In Python, you use the term print. If there was another language that worked in the exact same way as Python, but used slightly different terms (like Print), would this be allowed?

How similar is too similar for programming languages?

  • 6
    $\begingroup$ There are no rules, you can make whatever language you want. Python is released under a license that allows modification. If that language is useful is another matter though $\endgroup$
    – mousetail
    Jun 4, 2023 at 20:38
  • $\begingroup$ Welcome to PLDI! Just to clarify, are you talking about one specific feature being the same (like how print works) while the rest of the language is different, or the entire language being almost identical, with the only difference being something like print vs. Print? (or both?) $\endgroup$ Jun 4, 2023 at 20:48
  • 5
    $\begingroup$ "Allowed" by who? $\endgroup$
    – kaya3
    Jun 4, 2023 at 21:04
  • 2
    $\begingroup$ I think this is better suited for law.stackexchange.com as this is a legal question. Also, in addition to copyright law as mentioned by Hormer's answer, there are active patents related to language design and implementation. $\endgroup$
    – Longinus
    Jun 4, 2023 at 22:14
  • $\begingroup$ This also depends on your jurisdiction. $\endgroup$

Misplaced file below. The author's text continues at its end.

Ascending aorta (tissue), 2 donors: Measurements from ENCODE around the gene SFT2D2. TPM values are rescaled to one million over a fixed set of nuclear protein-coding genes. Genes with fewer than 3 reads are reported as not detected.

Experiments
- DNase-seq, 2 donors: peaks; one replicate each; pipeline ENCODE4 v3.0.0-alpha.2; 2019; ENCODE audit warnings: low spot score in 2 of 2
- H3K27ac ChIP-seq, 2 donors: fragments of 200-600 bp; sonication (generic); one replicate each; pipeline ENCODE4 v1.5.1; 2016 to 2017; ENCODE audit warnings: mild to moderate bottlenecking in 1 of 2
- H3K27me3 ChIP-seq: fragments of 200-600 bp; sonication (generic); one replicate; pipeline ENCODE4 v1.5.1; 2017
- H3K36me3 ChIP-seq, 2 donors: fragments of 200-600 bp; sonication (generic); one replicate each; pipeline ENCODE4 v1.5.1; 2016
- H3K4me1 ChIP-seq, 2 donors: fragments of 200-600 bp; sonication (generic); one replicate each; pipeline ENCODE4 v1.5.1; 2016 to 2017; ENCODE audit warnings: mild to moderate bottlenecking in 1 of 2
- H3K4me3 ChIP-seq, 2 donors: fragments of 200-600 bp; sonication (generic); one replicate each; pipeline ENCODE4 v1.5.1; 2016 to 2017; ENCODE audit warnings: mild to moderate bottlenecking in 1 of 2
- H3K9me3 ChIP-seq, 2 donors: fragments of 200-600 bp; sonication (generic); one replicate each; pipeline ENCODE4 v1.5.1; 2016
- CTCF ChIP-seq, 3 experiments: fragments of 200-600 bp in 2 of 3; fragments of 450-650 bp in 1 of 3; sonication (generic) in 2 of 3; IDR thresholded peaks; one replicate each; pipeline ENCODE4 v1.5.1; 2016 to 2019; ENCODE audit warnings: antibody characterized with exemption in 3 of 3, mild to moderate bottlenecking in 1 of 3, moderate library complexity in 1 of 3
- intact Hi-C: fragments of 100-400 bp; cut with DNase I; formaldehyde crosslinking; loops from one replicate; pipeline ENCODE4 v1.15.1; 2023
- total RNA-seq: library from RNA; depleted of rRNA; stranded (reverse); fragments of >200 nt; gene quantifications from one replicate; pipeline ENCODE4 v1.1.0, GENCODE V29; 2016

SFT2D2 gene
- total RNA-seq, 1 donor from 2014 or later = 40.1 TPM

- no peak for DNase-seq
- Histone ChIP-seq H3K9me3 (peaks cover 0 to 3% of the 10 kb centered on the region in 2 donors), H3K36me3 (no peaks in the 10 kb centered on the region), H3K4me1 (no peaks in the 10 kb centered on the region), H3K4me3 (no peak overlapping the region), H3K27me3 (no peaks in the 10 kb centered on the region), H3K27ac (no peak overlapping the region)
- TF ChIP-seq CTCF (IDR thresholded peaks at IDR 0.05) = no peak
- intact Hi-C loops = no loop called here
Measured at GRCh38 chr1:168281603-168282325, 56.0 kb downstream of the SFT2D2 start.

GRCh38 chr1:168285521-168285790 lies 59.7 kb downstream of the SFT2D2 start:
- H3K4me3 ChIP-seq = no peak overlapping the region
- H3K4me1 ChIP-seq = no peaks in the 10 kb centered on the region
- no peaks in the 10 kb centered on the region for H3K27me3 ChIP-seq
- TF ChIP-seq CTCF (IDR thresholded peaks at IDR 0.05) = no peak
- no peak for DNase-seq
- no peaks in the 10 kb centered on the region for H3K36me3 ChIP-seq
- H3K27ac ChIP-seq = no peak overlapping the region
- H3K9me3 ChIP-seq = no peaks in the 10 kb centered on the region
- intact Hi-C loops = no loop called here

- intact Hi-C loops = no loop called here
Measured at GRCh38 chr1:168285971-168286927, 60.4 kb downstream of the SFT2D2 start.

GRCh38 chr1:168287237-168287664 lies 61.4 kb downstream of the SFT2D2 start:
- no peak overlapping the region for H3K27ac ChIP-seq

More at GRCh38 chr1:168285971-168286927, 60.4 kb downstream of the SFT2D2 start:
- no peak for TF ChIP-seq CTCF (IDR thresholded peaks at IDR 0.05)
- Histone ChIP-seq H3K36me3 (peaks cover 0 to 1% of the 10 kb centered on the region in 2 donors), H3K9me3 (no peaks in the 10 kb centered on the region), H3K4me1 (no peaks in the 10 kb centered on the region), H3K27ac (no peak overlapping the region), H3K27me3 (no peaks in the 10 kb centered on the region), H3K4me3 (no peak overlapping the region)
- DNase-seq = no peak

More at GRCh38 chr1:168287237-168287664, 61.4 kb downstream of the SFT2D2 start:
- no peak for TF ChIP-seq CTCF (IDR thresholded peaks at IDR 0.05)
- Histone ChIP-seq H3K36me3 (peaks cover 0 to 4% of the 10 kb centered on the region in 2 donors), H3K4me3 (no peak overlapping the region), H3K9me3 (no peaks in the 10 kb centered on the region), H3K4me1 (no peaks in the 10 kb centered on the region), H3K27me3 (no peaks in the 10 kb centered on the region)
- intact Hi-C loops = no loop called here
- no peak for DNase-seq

– Longinus
    Jun 4, 2023 at 22:18

1 Answer 1


You can make any language you want. Many languages take strong inspiration from one or more others and significantly overlap (consider C→C++). It's also very common for operations like print to have similar names and functionality between languages either from inspiration or parallel evolution.

There have been legal cases asserting copyright over APIs, but consensus and precedent currently suggests that they are not copyrightable, so an independent language with only similar operations is likely to be clear. If you were to take the existing Python implementation (or another language's) and modify it, you would need to follow the licensing terms that made it available to you, and the same is true for taking existing written specifications.

A language that is exactly like Python except for some function names is probably not all that useful, but there are systems that take an existing programming language translate keywords and builtins to other natural languages, for example. These might have value in some circumstances. Otherwise, a language that is identical up to alpha-renaming is unlikely to get much use from anybody, so you might consider that "too close" from an adoption perspective.

If you have more specific concerns about e.g. legal liability for something then you'd need to ask your lawyer.


Not the answer you're looking for? Browse other questions tagged .